The academy asks for parents to support their child by ensuring they are ready to learn and begin the day at 8.45am, and follow their timetable.  It would be extremely helpful for the child and teachers if parents could take a few minutes at the end of each day to check what their child has completed and that work has been submitted to the classrooms. If parents/carers are not able to be at home while their child is learning, it is a good idea to set up some check in points with them to encourage them with their learning. Motivation is key and it can be hard when working remotely.

The academy also asks for parents to monitor their child’s online activity,  support can be found here https://www.nspcc.org.uk/keeping-children-safe/online-safety/ on ways to monitor online activities. We encourage students to take their breaks away from the computer. 

If there is anything that a student sees which concerns them then they should share their concern with CEOP http://www.ceop.police.uk and / or their Form Tutor whom they interact with everyday.

How will you check whether my child is engaging with their work and how will I be informed if there are concerns?

Form time attendance is monitored daily.  Subject Teachers complete the student engagement tracker after each lesson with a student. This indicates their attendance and their engagement with the lesson or the learning that was expected to be completed. This monitoring is then analysed and the school takes the next steps to secure engagement and support. 

The academy has a team of pastoral staff, safeguarding staff, family liaison office and support staff who will follow up on any concerns about engagement who will, where necessary, make contact through phone calls and emails. It is really important that during any time of remote learning parents are aware that calls need to be answered and messages left followed up. This is done daily.

Sometimes members of staff are calling from their own phones so numbers are withheld. Whilst ordinarily it might be the habit to ignore NO ID calls, in remote learning times, parents and carers should consider they may be from the school staff. 

Communication between home and school will enable us to alleviate any barriers and put the right supports and interventions in to keep students who are learning remotely engaged, motivated and happy.

Achievement and Recognition

Students will still continue to be awarded merits and have their positive behaviours for learning and quality of their work recognised through our systems. This includes giving merits via Bromcom which go towards earning the badges and the Home Learning merit. Parents/carers will be notified by email how well they have worked. 

How will you assess my child’s work and progress?

As with live lessons, feedback on a student’s work and progress will take a variety of forms which suit the learning and the curriculum content.  Feedback will be an integral part of lessons naturally because students can ask questions, see corrections and engage in questions,  answers and modelled correction. Feedback can also happen once students have submitted work as individuals. Here are some examples of the feedback methods you will see:

  • Whole-class verbal feedback during a live lesson or posted comments on the google classroom
  • Quizzes marked automatically via digital platforms such as google forms, maths watch, hegartymaths. 
  • Feedback individually to students through the google classroom, or written on shared documents with the students.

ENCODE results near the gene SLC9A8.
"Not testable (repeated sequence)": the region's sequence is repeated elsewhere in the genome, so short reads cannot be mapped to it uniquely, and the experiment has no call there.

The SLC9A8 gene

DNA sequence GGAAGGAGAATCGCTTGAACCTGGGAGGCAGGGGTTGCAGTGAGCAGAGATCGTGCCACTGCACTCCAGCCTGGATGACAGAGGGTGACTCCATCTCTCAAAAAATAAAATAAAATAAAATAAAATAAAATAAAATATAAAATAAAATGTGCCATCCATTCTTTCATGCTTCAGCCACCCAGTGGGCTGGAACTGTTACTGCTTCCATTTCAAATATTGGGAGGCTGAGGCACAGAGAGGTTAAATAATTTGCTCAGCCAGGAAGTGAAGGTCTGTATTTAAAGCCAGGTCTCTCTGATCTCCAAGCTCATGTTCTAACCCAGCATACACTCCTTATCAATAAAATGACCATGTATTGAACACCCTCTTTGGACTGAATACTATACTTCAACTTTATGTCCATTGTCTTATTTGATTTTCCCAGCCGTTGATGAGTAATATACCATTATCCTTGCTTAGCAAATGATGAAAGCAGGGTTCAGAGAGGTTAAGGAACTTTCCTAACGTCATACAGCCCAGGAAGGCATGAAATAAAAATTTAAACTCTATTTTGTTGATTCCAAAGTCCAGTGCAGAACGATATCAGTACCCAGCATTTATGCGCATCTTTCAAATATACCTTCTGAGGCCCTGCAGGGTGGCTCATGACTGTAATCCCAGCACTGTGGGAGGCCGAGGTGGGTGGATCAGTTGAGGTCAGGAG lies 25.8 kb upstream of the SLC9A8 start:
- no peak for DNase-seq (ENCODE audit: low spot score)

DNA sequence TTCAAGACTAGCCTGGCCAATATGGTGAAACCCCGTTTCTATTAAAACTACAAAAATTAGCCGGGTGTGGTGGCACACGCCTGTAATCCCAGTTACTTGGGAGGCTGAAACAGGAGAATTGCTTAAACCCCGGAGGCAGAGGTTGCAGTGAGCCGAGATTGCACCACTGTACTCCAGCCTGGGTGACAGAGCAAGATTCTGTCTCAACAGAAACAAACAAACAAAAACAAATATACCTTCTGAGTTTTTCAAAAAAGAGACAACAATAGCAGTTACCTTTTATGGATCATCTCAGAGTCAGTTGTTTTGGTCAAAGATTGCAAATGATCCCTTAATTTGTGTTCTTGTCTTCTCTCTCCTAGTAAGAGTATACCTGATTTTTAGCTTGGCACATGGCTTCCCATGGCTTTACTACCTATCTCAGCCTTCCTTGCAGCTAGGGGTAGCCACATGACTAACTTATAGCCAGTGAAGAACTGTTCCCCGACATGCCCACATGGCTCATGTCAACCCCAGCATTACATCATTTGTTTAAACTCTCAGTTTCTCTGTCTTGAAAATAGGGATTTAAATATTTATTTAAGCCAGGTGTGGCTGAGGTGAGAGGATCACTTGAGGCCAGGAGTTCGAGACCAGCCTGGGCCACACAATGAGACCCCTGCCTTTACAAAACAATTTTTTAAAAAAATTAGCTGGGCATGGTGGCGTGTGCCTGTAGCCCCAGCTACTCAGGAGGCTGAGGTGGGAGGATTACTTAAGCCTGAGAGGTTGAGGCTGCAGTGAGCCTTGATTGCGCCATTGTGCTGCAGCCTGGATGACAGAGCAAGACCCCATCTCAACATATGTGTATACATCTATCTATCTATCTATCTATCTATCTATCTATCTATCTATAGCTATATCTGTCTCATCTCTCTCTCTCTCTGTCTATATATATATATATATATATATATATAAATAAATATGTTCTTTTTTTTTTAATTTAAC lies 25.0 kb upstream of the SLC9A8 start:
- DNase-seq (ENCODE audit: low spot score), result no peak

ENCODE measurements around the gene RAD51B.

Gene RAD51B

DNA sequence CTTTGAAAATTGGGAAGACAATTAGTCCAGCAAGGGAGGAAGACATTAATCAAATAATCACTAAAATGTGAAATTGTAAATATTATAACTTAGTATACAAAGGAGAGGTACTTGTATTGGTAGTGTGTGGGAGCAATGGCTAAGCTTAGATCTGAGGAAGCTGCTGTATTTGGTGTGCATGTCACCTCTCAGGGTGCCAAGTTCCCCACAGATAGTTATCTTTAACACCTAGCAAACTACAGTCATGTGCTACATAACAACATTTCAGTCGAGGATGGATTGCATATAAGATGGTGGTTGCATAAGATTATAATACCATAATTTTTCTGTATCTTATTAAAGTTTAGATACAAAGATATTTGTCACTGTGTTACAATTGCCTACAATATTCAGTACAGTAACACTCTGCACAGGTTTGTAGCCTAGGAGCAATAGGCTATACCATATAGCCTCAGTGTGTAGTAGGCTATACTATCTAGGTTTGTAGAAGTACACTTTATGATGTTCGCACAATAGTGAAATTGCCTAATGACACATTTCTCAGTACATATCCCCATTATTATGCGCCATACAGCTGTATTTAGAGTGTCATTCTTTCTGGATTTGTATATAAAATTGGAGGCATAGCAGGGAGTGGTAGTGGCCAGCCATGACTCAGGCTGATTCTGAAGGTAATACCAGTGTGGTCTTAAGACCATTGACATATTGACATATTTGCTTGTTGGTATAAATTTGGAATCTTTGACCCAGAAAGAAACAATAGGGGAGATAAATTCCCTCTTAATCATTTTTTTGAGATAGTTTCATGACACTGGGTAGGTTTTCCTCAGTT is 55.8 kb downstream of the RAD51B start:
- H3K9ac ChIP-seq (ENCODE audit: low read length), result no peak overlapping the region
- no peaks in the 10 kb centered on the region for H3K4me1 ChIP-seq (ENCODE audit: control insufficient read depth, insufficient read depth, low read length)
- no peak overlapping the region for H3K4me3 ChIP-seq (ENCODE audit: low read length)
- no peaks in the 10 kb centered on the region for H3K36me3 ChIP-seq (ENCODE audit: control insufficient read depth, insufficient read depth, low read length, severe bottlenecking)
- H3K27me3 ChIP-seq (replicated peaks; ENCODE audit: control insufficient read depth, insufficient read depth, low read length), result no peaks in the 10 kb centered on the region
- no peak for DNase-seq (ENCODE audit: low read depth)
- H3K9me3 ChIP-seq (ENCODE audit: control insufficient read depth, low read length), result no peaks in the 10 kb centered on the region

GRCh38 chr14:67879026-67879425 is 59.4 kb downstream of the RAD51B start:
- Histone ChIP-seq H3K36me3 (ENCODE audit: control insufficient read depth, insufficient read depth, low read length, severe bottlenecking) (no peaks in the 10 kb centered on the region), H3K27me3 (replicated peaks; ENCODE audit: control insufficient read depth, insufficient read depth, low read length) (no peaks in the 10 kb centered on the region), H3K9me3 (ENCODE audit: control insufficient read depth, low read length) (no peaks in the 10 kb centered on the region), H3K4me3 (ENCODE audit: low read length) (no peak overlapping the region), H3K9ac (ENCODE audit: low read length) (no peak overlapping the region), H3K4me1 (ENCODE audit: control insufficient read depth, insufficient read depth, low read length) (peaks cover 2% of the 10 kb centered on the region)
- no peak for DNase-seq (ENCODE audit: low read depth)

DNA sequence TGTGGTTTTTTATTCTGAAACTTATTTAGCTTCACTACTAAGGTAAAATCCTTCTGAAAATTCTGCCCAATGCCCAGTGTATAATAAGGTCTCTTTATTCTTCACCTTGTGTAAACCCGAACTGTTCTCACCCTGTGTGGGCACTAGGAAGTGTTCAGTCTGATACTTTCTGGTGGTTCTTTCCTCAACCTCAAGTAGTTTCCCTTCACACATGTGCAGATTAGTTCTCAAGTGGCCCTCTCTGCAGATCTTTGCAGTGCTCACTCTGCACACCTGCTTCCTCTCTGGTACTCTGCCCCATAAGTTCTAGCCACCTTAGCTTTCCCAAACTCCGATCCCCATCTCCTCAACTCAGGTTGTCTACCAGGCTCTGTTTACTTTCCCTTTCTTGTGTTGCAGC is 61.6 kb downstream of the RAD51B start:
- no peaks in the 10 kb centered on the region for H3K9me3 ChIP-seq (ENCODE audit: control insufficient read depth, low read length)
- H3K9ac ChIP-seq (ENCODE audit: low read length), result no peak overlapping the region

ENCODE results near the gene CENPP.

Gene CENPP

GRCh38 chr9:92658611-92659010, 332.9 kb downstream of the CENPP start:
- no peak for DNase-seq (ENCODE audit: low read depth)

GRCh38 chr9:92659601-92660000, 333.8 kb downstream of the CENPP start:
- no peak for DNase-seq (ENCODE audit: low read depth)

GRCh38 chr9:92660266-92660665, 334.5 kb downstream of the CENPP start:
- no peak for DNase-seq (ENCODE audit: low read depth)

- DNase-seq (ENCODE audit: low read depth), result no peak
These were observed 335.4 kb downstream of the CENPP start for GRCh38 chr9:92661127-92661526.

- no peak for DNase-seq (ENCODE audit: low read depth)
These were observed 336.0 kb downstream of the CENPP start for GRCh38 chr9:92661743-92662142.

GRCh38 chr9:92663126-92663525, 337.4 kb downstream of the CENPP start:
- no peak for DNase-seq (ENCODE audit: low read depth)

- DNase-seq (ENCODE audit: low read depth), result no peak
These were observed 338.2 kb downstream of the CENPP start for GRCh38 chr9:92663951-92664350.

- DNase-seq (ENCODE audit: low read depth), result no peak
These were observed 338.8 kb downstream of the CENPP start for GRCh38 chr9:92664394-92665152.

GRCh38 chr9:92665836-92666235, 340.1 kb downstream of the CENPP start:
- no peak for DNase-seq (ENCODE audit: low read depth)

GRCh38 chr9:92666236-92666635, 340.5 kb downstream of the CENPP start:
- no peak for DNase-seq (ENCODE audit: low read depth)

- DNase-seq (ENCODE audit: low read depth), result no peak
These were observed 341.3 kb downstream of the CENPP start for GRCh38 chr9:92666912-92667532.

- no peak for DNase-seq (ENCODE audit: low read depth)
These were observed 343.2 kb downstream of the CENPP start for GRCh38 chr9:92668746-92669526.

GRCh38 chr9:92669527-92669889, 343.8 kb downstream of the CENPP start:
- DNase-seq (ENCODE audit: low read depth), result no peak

• Students will also receive engagement grades throughout the year at set intervals. Engagement with remote learning will be considered when teachers report to parents. 
  • Digital engagement grades will be reported to parents/carers at planned intervals.

Additional support for pupils with particular needs

How will you work with me to help my child who needs additional support from adults at home to access remote education?

We recognise that some pupils, for example some pupils with special educational needs and disabilities (SEND), may not be able to access remote education without support from adults at home. We acknowledge the difficulties this may place on families, and we will work with parents and carers to support those pupils in the following ways:

  • Regular (at least weekly) contact with parents/carers and students from a member of the SEN department who works regularly with the student. This contact is via emails and Google classroom support. We ensure that students with SEND are carefully talked through how to engage with live lessons.
  • The year group pastoral teams liaise with the SENCO and will monitor engagement and contact home to support the student when needed.
  • Where necessary work packs are provided and distributed for individuals who require extra support.
  • To support emotional well being  a reduced/flexible timetable can be organised, concentrating on core subjects,  for a set period of time. 
  • Teaching assistants will offer students support via the google classrooms. They will support the student by differentiating the resources, talk through set tasks in smaller chunks, mind map problems, direct students to additional online resources.

Remote education for self-isolating pupils

Where individual pupils need to self-isolate but the majority of their peer group remains in school, our  remote education provision will differ from the approach for whole groups detailed above. This is due to the challenges of teaching pupils both at home and in school.

If my child is not in school because they are self-isolating, how will their remote education differ from the approaches described above?

For all lessons students will be able to access work through the google classroom. The work set will follow  the same work that students are completing in school. Depending on the number of students isolating, they may be able to access some lessons on site via a google meet. This will allow students at home to join in the lesson taking place in school. During the lesson students will be able to ask the teacher questions through the google classroom. At the end of each lesson the student is expected to submit their work to the classroom for the teacher to review.